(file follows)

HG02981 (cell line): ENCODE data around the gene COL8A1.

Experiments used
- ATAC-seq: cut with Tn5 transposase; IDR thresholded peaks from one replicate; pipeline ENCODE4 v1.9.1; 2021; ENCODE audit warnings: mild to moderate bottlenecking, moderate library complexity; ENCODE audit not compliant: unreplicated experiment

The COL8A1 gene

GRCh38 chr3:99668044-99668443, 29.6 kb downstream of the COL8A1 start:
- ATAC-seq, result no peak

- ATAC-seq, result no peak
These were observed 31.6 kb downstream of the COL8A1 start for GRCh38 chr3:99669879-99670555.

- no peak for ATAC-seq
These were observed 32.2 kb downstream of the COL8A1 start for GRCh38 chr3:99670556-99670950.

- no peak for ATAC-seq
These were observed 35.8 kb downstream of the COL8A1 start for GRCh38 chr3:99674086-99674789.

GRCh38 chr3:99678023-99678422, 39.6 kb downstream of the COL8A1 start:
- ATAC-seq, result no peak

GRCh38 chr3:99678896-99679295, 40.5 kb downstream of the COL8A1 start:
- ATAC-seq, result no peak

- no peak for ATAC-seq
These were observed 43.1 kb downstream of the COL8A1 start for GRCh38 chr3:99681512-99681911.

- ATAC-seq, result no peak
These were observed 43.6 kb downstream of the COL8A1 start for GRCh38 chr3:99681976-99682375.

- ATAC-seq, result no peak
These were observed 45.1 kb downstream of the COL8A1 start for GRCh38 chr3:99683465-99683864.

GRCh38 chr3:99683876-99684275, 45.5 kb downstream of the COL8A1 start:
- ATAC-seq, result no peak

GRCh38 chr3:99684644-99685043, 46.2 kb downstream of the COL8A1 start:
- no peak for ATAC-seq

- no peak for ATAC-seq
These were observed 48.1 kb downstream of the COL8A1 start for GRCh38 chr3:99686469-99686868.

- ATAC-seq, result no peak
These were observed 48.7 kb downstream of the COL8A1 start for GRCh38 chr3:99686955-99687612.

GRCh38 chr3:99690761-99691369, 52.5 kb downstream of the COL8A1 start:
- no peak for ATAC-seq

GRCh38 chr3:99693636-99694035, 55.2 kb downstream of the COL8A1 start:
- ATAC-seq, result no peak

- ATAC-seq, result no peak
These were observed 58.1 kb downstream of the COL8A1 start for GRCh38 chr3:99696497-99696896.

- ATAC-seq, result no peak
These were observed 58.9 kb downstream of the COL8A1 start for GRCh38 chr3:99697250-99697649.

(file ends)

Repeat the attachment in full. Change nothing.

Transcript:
HG02981 (cell line): ENCODE data around the gene COL8A1.

Experiments used
- ATAC-seq: cut with Tn5 transposase; IDR thresholded peaks from one replicate; pipeline ENCODE4 v1.9.1; 2021; ENCODE audit warnings: mild to moderate bottlenecking, moderate library complexity; ENCODE audit not compliant: unreplicated experiment

The COL8A1 gene

GRCh38 chr3:99668044-99668443, 29.6 kb downstream of the COL8A1 start:
- ATAC-seq, result no peak

- ATAC-seq, result no peak
These were observed 31.6 kb downstream of the COL8A1 start for GRCh38 chr3:99669879-99670555.

- no peak for ATAC-seq
These were observed 32.2 kb downstream of the COL8A1 start for GRCh38 chr3:99670556-99670950.

- no peak for ATAC-seq
These were observed 35.8 kb downstream of the COL8A1 start for GRCh38 chr3:99674086-99674789.

GRCh38 chr3:99678023-99678422, 39.6 kb downstream of the COL8A1 start:
- ATAC-seq, result no peak

GRCh38 chr3:99678896-99679295, 40.5 kb downstream of the COL8A1 start:
- ATAC-seq, result no peak

- no peak for ATAC-seq
These were observed 43.1 kb downstream of the COL8A1 start for GRCh38 chr3:99681512-99681911.

- ATAC-seq, result no peak
These were observed 43.6 kb downstream of the COL8A1 start for GRCh38 chr3:99681976-99682375.

- ATAC-seq, result no peak
These were observed 45.1 kb downstream of the COL8A1 start for GRCh38 chr3:99683465-99683864.

GRCh38 chr3:99683876-99684275, 45.5 kb downstream of the COL8A1 start:
- ATAC-seq, result no peak

GRCh38 chr3:99684644-99685043, 46.2 kb downstream of the COL8A1 start:
- no peak for ATAC-seq

- no peak for ATAC-seq
These were observed 48.1 kb downstream of the COL8A1 start for GRCh38 chr3:99686469-99686868.

- ATAC-seq, result no peak
These were observed 48.7 kb downstream of the COL8A1 start for GRCh38 chr3:99686955-99687612.

GRCh38 chr3:99690761-99691369, 52.5 kb downstream of the COL8A1 start:
- no peak for ATAC-seq

GRCh38 chr3:99693636-99694035, 55.2 kb downstream of the COL8A1 start:
- ATAC-seq, result no peak

- ATAC-seq, result no peak
These were observed 58.1 kb downstream of the COL8A1 start for GRCh38 chr3:99696497-99696896.

- ATAC-seq, result no peak
These were observed 58.9 kb downstream of the COL8A1 start for GRCh38 chr3:99697250-99697649.